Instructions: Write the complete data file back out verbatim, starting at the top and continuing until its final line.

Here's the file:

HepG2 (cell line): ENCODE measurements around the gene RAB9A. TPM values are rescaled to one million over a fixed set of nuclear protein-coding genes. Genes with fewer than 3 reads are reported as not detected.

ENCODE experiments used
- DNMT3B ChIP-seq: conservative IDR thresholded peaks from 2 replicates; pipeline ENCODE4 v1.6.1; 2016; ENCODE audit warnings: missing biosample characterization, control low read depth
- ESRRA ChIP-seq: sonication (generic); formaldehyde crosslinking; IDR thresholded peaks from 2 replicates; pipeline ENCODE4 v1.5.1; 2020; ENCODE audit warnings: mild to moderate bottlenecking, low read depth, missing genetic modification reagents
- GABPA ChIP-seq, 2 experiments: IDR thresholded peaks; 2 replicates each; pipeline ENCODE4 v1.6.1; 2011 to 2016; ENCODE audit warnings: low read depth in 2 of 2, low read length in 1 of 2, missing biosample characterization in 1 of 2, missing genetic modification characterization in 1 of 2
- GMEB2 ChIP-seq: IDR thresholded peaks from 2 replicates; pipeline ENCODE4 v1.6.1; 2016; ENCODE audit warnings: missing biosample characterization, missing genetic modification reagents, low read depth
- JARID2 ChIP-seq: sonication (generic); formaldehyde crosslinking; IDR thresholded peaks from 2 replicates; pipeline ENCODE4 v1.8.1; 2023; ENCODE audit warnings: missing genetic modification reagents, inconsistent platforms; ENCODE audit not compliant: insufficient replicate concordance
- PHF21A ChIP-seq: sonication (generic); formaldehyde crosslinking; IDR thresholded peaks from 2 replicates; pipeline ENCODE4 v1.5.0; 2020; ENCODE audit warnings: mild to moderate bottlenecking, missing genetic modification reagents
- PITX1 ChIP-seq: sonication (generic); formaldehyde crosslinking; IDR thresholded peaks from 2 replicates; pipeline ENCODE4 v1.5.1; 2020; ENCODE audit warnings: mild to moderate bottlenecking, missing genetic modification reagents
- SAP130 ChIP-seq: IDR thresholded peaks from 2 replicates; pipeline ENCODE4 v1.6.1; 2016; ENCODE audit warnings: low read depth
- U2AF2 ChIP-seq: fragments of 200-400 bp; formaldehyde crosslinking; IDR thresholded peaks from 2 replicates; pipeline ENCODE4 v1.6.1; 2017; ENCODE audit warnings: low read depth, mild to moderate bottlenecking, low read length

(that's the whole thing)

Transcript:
HepG2 (cell line): ENCODE measurements around the gene RAB9A. TPM values are rescaled to one million over a fixed set of nuclear protein-coding genes. Genes with fewer than 3 reads are reported as not detected.

ENCODE experiments used
- DNMT3B ChIP-seq: conservative IDR thresholded peaks from 2 replicates; pipeline ENCODE4 v1.6.1; 2016; ENCODE audit warnings: missing biosample characterization, control low read depth
- ESRRA ChIP-seq: sonication (generic); formaldehyde crosslinking; IDR thresholded peaks from 2 replicates; pipeline ENCODE4 v1.5.1; 2020; ENCODE audit warnings: mild to moderate bottlenecking, low read depth, missing genetic modification reagents
- GABPA ChIP-seq, 2 experiments: IDR thresholded peaks; 2 replicates each; pipeline ENCODE4 v1.6.1; 2011 to 2016; ENCODE audit warnings: low read depth in 2 of 2, low read length in 1 of 2, missing biosample characterization in 1 of 2, missing genetic modification characterization in 1 of 2
- GMEB2 ChIP-seq: IDR thresholded peaks from 2 replicates; pipeline ENCODE4 v1.6.1; 2016; ENCODE audit warnings: missing biosample characterization, missing genetic modification reagents, low read depth
- JARID2 ChIP-seq: sonication (generic); formaldehyde crosslinking; IDR thresholded peaks from 2 replicates; pipeline ENCODE4 v1.8.1; 2023; ENCODE audit warnings: missing genetic modification reagents, inconsistent platforms; ENCODE audit not compliant: insufficient replicate concordance
- PHF21A ChIP-seq: sonication (generic); formaldehyde crosslinking; IDR thresholded peaks from 2 replicates; pipeline ENCODE4 v1.5.0; 2020; ENCODE audit warnings: mild to moderate bottlenecking, missing genetic modification reagents
- PITX1 ChIP-seq: sonication (generic); formaldehyde crosslinking; IDR thresholded peaks from 2 replicates; pipeline ENCODE4 v1.5.1; 2020; ENCODE audit warnings: mild to moderate bottlenecking, missing genetic modification reagents
- SAP130 ChIP-seq: IDR thresholded peaks from 2 replicates; pipeline ENCODE4 v1.6.1; 2016; ENCODE audit warnings: low read depth
- U2AF2 ChIP-seq: fragments of 200-400 bp; formaldehyde crosslinking; IDR thresholded peaks from 2 replicates; pipeline ENCODE4 v1.6.1; 2017; ENCODE audit warnings: low read depth, mild to moderate bottlenecking, low read length